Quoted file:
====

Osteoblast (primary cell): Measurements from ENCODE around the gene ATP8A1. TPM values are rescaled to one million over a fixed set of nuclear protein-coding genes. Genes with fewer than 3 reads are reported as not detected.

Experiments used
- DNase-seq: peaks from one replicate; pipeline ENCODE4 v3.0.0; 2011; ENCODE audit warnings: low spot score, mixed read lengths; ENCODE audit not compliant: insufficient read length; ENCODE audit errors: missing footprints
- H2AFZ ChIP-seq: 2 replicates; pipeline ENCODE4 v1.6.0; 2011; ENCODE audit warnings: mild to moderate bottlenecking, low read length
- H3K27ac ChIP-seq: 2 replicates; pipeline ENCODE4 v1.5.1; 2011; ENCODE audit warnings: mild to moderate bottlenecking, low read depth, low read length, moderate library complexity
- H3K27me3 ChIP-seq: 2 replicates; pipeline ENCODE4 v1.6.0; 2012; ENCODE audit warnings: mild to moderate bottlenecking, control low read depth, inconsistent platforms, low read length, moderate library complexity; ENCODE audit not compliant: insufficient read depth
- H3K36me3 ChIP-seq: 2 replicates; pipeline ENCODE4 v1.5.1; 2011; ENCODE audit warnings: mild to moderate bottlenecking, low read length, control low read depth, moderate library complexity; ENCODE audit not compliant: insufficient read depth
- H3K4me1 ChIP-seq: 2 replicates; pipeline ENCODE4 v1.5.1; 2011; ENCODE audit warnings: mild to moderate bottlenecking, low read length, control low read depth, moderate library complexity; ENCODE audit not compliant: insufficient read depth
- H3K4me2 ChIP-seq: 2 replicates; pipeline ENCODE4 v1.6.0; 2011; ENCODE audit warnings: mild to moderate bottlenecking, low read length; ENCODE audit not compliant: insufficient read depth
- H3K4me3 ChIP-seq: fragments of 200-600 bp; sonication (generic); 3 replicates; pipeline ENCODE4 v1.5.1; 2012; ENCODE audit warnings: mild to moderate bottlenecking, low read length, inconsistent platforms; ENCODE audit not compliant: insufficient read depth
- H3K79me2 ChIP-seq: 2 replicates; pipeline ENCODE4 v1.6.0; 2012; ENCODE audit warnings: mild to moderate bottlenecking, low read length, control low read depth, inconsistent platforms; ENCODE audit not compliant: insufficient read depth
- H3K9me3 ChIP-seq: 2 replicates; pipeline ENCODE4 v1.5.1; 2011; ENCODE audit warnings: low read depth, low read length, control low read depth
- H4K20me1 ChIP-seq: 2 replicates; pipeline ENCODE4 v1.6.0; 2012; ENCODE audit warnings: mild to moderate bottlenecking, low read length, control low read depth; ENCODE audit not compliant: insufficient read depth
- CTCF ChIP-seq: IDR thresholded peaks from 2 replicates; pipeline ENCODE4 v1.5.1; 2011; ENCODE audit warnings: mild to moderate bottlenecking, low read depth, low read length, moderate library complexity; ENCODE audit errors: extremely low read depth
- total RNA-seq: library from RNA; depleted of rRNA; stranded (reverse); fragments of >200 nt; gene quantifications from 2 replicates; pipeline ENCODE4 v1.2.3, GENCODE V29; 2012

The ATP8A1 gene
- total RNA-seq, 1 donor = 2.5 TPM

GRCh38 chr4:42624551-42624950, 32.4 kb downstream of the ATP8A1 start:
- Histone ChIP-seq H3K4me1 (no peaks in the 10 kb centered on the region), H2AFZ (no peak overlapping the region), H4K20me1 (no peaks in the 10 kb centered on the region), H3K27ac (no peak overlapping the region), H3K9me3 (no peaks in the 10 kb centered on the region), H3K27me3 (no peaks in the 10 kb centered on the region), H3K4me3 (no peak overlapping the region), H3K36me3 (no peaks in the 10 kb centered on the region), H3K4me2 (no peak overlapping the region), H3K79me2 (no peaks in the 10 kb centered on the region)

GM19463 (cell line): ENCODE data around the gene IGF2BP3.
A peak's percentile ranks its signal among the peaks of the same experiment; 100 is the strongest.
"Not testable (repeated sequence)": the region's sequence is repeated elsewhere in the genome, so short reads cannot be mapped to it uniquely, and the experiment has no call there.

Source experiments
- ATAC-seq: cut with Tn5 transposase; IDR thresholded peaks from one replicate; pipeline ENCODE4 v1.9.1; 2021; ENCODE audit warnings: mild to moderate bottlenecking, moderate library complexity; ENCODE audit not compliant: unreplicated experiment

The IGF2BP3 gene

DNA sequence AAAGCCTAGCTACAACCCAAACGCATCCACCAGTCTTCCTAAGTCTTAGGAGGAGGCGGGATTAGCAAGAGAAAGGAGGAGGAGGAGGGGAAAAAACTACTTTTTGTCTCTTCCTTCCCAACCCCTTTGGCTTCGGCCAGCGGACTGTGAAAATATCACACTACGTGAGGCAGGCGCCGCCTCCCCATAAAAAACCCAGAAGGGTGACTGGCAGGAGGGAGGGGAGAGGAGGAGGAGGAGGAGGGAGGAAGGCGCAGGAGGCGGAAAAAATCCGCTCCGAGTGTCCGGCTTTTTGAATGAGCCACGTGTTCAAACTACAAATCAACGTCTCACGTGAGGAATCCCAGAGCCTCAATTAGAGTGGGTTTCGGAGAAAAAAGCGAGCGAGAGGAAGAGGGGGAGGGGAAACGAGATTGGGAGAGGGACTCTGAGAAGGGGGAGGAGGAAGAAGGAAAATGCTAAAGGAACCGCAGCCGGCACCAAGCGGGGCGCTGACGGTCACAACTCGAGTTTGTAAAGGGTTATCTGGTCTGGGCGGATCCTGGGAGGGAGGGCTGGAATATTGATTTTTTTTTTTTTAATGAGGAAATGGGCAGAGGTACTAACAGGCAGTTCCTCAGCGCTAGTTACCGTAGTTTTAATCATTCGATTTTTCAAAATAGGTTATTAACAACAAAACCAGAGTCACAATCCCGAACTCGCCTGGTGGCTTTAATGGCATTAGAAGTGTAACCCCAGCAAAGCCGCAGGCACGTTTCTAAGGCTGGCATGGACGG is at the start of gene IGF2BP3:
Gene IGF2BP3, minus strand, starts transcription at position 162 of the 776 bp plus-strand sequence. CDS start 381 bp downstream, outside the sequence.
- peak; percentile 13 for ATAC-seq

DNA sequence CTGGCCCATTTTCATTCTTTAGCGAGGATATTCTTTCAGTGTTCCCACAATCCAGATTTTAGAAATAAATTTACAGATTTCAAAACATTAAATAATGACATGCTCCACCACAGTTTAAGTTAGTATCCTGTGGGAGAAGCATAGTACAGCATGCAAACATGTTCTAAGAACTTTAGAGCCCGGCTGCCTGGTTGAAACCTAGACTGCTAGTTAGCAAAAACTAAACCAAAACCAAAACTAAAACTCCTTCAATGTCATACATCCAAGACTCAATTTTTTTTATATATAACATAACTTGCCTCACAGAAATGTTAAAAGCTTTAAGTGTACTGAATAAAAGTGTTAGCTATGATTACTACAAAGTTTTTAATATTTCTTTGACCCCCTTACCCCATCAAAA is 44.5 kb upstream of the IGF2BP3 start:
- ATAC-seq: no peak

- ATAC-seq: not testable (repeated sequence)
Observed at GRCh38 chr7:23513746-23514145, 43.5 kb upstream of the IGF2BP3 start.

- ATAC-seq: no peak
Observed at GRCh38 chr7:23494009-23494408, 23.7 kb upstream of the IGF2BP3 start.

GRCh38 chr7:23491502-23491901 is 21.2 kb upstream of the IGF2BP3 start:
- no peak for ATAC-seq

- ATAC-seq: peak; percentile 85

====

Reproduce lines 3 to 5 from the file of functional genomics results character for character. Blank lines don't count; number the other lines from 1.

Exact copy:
- DNase-seq: peaks from one replicate; pipeline ENCODE4 v3.0.0; 2011; ENCODE audit warnings: low spot score, mixed read lengths; ENCODE audit not compliant: insufficient read length; ENCODE audit errors: missing footprints
- H2AFZ ChIP-seq: 2 replicates; pipeline ENCODE4 v1.6.0; 2011; ENCODE audit warnings: mild to moderate bottlenecking, low read length
- H3K27ac ChIP-seq: 2 replicates; pipeline ENCODE4 v1.5.1; 2011; ENCODE audit warnings: mild to moderate bottlenecking, low read depth, low read length, moderate library complexity